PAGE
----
A veritable downpour of blessings rained down from the skies over Israel on Monday, flooding roads, parking lots and various tourist sites.
In the north, the Mount Hermon ski resort was closed to visitors due to the poor weather conditions.
Moving further south, The north-south Highway 90 was shut down in both directions near the Ein Gedi nature reserve, north of the Arugot River, due to flooding.
Around the same area, the Tamar Regional Council district canceled school sessions due to road conditions. Kibbutz Ein Gedi is located within the Tamar region, as is Masada and the Dead Sea hotel strip at Ein Bokek.
Further west, the sparkling new Be’er Sheva “Grand Canyon” Mall also caved to the weather: a section of the roof collapsed under the weight of the downpour.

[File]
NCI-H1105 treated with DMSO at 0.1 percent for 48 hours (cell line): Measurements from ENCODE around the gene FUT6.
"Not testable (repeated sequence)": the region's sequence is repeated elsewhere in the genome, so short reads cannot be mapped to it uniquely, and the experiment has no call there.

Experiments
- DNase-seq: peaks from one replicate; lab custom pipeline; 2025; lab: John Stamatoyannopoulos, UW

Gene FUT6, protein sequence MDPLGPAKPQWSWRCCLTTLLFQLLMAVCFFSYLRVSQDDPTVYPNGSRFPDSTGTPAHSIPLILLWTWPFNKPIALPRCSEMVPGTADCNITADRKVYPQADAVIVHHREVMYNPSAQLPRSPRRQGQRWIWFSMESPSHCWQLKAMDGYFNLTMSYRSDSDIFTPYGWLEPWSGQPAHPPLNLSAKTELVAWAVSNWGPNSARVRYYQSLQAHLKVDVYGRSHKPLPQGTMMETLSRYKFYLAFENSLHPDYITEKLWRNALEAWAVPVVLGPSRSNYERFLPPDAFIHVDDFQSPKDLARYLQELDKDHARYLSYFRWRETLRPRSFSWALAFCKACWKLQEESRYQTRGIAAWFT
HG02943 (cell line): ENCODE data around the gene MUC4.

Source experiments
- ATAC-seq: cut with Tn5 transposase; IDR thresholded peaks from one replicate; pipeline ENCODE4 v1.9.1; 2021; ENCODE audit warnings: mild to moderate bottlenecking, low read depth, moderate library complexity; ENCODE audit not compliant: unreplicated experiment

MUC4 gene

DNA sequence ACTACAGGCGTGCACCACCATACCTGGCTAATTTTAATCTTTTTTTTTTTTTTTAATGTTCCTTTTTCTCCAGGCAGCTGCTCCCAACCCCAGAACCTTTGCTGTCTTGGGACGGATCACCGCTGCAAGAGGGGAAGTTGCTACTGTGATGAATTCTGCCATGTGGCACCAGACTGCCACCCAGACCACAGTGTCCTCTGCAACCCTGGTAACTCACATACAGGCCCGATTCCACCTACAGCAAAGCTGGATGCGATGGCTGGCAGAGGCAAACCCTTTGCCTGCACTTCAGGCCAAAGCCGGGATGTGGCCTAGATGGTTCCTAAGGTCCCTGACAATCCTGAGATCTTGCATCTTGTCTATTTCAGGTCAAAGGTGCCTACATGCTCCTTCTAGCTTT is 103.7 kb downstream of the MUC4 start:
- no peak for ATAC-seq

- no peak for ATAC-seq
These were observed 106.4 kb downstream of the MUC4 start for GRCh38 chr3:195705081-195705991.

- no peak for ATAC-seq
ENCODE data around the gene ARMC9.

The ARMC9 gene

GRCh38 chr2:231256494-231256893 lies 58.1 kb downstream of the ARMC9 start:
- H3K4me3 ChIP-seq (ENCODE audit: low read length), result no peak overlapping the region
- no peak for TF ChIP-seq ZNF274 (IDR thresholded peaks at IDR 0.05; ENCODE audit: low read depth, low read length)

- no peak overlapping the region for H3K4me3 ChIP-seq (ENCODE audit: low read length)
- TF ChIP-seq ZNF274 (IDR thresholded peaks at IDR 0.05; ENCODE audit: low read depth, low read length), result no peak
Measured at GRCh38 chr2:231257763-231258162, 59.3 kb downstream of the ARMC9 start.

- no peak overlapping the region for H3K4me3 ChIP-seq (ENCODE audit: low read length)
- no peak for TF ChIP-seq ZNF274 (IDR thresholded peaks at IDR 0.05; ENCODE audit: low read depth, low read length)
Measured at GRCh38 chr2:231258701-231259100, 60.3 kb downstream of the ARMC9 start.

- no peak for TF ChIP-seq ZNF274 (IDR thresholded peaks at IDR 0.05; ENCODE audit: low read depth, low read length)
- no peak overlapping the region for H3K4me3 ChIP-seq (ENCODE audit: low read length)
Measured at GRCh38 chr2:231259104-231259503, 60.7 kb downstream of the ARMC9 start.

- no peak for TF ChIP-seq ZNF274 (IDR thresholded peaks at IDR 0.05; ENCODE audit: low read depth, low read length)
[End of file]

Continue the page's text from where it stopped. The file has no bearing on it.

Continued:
All the way to the south, less than a mile from the Gaza border, the city of Sderot found some of its cars nearly swimming in the rainwater. Streets were flooded nearly halfway up the hubcaps of some of the cars.
In other towns around the country, some of the parking lots were flooded nearly to the car trunks.
Throughout the Negev, the average amount of rainfall was approximately three centimeters (1.2 inches). Tel Aviv was close – 2.7 centimeters (a bit over an inch), Haifa had nearly 2 centimeters (almost an inch) and Jerusalem saw four centimeters (about an inch and a half.) In the Golan Heights, about 45 centimeters of rain was measured in some areas (nearly 2 inches).
What all this means is that the water level in Israel’s biggest drinking water reservoir – Lake Kinneret, the Sea of Galilee – has risen by another 1.5 centimeters due to the rain. The level is now -212.65 meters below sea level, which is 3.85 meters below the top red line, at which point the lake would be filled to capacity.
The rain is forecast to continue throughout Monday.
Hana Levi Julian